Friday, July 1, 2011

#54: Red Hook Road

Red Hook Road, by Ayelet Waldman (New York: Doubleday, 2010).

"Becca Copaken and John Tetherly are young and in love, and the future looks as bright as the day of their marriage. Becca's family is well-to-do and summers in Red Hook, Maine, where John's mother, Jane, runs a housecleaning service for clients like the Copakens. The only thing that binds the two families is the love the elated couple share, but it's enough to bring them together for the occasion.

"Until the unthinkable happens: Becca and John's limousine collides with another vehicle mere minutes after the wedding, killing them instantly. Joy gives way to grief, and the rifts between Becca's mother, Iris, and Jane grow, from the funeral arrangements to Iris's strong-willed interest in the musical career of Jane's niece to a new romance that buds between the surviving children, Ruthie and Matt. Time's healing powers prove elusive for Iris and Jane. Iris's thirty-year marriage disintegrates, while Jane's bitterness threatens to ruin her relationship with Matt. Only when a powerful, blinding storm hits Red Hook do the families begin to see what really matters most."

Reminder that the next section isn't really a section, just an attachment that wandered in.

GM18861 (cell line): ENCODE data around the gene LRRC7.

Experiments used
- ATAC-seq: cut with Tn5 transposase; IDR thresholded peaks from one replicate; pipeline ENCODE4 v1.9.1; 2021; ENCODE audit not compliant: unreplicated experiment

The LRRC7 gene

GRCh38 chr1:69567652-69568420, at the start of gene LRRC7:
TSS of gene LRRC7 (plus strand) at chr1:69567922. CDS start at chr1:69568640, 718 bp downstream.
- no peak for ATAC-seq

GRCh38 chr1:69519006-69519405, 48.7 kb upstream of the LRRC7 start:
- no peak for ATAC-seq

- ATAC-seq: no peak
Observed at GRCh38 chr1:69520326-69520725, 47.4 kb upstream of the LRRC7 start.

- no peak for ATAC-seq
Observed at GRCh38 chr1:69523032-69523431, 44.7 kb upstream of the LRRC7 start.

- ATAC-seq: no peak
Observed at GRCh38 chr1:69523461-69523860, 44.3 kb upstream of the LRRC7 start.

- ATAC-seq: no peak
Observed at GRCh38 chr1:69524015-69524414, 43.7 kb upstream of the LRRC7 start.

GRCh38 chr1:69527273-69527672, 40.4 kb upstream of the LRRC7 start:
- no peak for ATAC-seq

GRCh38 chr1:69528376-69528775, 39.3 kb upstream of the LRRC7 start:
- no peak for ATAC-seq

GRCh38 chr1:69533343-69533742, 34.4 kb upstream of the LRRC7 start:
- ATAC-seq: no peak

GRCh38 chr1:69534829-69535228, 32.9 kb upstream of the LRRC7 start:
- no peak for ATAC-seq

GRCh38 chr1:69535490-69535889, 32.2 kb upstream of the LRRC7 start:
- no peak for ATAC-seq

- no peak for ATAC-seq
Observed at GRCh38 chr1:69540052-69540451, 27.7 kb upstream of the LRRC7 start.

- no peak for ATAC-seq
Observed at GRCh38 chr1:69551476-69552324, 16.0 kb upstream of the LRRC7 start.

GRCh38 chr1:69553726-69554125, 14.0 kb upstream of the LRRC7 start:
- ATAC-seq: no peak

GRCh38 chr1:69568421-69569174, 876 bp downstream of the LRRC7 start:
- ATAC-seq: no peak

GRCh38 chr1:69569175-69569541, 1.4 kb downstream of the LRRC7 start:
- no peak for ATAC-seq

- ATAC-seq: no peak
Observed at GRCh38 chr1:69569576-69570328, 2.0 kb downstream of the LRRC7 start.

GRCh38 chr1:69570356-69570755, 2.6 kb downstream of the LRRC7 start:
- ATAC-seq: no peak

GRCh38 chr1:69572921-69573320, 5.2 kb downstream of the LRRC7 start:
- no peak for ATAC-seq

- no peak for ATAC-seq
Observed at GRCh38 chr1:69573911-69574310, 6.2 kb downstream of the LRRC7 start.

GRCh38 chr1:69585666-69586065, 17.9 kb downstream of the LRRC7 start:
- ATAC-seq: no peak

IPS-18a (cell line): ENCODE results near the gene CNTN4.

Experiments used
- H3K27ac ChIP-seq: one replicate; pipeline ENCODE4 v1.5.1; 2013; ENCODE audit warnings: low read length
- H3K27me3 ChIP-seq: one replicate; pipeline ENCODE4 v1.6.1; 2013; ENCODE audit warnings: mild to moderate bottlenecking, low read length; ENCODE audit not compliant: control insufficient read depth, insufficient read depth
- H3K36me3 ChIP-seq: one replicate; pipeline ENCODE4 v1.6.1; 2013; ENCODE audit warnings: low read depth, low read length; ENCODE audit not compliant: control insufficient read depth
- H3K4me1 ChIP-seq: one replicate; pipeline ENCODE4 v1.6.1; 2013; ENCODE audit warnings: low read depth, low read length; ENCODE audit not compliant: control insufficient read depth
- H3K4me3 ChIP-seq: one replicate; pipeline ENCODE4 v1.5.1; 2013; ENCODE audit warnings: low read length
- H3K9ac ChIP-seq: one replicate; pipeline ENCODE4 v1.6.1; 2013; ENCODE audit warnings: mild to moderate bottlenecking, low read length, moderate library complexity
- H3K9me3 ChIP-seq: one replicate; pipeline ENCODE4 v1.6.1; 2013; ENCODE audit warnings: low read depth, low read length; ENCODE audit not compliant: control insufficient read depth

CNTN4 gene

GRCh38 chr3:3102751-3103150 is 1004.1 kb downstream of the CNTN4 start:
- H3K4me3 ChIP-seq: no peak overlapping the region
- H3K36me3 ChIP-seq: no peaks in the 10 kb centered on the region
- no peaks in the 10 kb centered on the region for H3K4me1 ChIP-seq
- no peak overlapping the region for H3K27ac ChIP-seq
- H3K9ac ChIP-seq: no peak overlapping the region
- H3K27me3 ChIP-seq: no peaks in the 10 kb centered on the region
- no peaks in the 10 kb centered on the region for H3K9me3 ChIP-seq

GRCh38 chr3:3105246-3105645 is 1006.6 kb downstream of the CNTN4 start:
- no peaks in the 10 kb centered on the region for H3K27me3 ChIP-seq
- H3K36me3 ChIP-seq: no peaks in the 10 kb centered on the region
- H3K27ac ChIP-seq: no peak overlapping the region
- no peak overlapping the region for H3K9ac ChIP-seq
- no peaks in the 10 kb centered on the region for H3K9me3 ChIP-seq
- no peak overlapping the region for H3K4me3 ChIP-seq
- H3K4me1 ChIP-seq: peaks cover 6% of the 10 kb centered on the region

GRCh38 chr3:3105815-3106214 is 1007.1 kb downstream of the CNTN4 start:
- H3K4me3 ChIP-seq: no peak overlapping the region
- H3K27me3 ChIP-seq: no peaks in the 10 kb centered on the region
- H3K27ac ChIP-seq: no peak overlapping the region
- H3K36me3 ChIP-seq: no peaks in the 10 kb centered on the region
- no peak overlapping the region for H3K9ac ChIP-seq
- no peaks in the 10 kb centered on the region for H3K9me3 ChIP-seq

Opening Line:
"The flower girl had lost her basket of rose petals and could not bear to have the photograph taken without it."

My Take:
I had a few rough days this week -- let's say I was definitely in the valleys of the unemployment roller coaster -- and went to the library looking to be entertained and distracted. Don't worry if that doesn't automatically scream "couple killed on their wedding day" to you; Mr. Hazelthyme didn't get it, either. It's about catharsis, people ... that, and reading something that doesn't take too long or make you work too hard to become engaged.